National Geographic August 1984


The Whales Called Killer
Once feared as ferocious man- eaters, killer whales belie their reputation. Erich Hoyt and Flip Nicklin report on the highly social behavior of these intelligent mammals.
Mexico City: An Alarming Giant
Growing into the world’s largest megalopolis, the Mexican capital holds the best and worst of urban life. Bart McDowell and Stephanie Maze find that the 16 million inhabitants may be on a collision course with the future.
The Urban Explosion { The World’s Urban Explosion}
Huge population increase poses a worldwide dilemma, but it is in the cities of developing countries that growth is now outrunning the answers, says author Robert W. Fox.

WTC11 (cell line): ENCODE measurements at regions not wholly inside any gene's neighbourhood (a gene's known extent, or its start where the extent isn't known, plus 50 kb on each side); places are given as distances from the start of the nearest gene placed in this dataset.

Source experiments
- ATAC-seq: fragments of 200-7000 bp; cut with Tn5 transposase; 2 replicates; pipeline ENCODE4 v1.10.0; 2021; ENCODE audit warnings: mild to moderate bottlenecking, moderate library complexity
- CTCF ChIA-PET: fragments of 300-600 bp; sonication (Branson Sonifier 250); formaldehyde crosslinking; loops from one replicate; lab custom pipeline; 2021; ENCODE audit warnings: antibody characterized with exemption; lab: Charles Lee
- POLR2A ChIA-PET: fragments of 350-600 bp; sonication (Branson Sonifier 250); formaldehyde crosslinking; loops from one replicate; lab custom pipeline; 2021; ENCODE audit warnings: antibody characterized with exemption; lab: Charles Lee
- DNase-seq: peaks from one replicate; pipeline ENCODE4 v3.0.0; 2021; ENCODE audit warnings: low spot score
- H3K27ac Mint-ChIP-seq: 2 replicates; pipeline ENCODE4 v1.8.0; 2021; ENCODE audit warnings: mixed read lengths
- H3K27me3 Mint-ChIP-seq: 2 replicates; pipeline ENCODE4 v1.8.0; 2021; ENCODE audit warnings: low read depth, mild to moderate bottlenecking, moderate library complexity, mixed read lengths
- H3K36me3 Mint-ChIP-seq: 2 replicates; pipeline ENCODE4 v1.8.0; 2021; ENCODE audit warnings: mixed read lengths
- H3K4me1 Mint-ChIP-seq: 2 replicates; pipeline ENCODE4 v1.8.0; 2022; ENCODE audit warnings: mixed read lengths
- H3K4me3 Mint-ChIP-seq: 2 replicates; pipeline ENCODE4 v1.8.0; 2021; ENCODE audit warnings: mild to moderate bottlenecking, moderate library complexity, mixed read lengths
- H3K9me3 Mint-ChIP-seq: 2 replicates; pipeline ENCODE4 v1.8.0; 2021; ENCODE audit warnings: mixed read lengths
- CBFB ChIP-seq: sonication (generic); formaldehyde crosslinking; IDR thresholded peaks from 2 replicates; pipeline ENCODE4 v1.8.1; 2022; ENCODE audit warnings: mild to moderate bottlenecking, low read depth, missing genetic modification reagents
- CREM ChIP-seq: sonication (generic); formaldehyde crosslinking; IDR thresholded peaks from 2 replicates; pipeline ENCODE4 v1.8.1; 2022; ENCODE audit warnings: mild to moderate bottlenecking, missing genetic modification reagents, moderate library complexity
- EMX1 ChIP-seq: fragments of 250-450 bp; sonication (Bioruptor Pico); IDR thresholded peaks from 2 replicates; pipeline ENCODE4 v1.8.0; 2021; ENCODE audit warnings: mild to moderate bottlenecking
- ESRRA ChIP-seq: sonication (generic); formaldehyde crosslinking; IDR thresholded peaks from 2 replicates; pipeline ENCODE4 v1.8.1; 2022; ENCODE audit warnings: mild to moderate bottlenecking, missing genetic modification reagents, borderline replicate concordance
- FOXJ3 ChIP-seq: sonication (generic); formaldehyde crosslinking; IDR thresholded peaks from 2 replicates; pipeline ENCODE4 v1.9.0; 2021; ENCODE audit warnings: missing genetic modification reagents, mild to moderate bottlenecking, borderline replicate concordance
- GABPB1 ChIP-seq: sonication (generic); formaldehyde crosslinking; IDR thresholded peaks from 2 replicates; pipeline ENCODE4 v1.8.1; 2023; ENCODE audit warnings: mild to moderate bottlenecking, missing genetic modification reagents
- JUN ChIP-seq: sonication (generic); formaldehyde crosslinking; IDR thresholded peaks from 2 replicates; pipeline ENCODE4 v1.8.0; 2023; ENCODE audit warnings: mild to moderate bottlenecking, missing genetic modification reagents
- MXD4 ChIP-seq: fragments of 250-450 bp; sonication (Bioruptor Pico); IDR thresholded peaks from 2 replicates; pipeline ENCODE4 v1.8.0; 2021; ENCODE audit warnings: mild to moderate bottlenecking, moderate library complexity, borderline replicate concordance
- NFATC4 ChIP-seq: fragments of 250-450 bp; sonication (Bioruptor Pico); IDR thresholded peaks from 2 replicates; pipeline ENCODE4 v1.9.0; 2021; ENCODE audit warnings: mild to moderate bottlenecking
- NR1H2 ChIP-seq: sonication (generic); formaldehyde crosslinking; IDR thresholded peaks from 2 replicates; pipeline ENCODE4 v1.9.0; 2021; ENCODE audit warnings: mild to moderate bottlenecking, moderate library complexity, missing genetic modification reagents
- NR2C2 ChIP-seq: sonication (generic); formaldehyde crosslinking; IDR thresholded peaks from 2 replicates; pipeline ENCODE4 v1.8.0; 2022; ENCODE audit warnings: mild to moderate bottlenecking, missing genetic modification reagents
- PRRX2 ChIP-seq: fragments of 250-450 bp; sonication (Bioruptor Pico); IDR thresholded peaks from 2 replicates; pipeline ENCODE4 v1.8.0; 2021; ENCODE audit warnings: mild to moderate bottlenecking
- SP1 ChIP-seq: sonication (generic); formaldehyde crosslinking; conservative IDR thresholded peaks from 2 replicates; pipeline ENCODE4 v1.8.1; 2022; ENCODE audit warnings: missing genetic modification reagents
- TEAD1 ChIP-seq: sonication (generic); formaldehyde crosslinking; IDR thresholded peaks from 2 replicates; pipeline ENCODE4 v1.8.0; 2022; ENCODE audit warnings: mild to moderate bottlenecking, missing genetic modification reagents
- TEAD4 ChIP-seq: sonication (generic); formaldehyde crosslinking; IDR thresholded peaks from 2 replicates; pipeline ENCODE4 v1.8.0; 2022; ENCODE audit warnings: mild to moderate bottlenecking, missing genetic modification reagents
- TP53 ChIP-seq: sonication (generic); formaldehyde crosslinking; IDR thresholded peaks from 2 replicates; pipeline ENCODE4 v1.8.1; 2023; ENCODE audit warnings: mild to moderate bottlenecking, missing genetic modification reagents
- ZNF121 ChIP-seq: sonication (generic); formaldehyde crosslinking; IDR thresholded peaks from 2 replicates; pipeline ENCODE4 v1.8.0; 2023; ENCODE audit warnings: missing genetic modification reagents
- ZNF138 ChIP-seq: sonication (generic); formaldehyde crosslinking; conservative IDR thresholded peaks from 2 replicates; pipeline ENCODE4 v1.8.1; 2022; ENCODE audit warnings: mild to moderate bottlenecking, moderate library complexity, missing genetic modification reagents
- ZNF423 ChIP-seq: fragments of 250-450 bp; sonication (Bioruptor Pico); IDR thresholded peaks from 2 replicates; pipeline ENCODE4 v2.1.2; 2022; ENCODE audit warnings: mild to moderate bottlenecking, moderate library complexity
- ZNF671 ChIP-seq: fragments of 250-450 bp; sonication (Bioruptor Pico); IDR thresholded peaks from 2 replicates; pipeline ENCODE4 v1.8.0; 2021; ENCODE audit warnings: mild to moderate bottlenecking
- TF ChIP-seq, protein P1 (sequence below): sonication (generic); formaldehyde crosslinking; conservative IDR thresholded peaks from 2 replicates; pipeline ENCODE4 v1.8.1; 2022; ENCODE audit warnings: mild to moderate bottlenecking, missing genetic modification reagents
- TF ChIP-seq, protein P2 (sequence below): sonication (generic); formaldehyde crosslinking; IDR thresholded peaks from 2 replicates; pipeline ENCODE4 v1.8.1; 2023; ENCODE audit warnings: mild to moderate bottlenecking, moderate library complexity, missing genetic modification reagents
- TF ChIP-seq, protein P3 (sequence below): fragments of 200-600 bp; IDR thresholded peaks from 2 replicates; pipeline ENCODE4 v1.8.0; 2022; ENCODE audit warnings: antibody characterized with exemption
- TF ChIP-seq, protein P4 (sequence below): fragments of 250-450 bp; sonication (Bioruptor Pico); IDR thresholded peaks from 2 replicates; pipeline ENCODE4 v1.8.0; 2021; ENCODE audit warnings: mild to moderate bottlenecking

A Scholarly President Looks at Mexico’s Future
In a private interview with National Geographic Magazine Editor, Wilbur E. Garrett, Miguel de la Madrid Hurdato, president of Mexico, discusses challenges facing ever- growing Mexico City.
Colorado Dreaming
Gold and silver lured many an early Coloradan. And dreams still draw newcomers, Mike Edwards and Craig Aurness discover as they explore this state at rainbow’s end. With a map supplement on the Central Rockies.
Where Gods Dwelled- -The Japan Alps { The Japan Alps}
Long hallowed as the dwelling places of gods, Japan’s peaks now lure hordes of hikers and skiers. Charles McCarry and photographer George F. Mobley explore the heights.
The Preposterous Puffer
Prized in Japan as a gourmet’s delight, the fish that can swell up like a balloon can be as deadly as it is pleasant to the palate. By Noel D. Vietmeyer and Joseph J. Scherschel.

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